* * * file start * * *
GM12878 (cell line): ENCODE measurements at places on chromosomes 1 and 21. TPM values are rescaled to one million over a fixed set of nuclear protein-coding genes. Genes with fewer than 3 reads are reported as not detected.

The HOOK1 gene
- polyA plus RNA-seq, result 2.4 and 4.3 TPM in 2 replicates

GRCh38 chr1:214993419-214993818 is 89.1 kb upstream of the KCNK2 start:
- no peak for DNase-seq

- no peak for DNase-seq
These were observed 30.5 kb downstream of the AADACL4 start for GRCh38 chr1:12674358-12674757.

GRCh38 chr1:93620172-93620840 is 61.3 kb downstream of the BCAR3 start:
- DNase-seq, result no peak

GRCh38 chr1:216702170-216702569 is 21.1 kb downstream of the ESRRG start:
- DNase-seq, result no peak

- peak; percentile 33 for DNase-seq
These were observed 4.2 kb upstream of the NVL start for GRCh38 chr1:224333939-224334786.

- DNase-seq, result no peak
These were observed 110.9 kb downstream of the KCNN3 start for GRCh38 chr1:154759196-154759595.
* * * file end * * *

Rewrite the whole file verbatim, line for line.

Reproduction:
GM12878 (cell line): ENCODE measurements at places on chromosomes 1 and 21. TPM values are rescaled to one million over a fixed set of nuclear protein-coding genes. Genes with fewer than 3 reads are reported as not detected.

The HOOK1 gene
- polyA plus RNA-seq, result 2.4 and 4.3 TPM in 2 replicates

GRCh38 chr1:214993419-214993818 is 89.1 kb upstream of the KCNK2 start:
- no peak for DNase-seq

- no peak for DNase-seq
These were observed 30.5 kb downstream of the AADACL4 start for GRCh38 chr1:12674358-12674757.

GRCh38 chr1:93620172-93620840 is 61.3 kb downstream of the BCAR3 start:
- DNase-seq, result no peak

GRCh38 chr1:216702170-216702569 is 21.1 kb downstream of the ESRRG start:
- DNase-seq, result no peak

- peak; percentile 33 for DNase-seq
These were observed 4.2 kb upstream of the NVL start for GRCh38 chr1:224333939-224334786.

- DNase-seq, result no peak
These were observed 110.9 kb downstream of the KCNN3 start for GRCh38 chr1:154759196-154759595.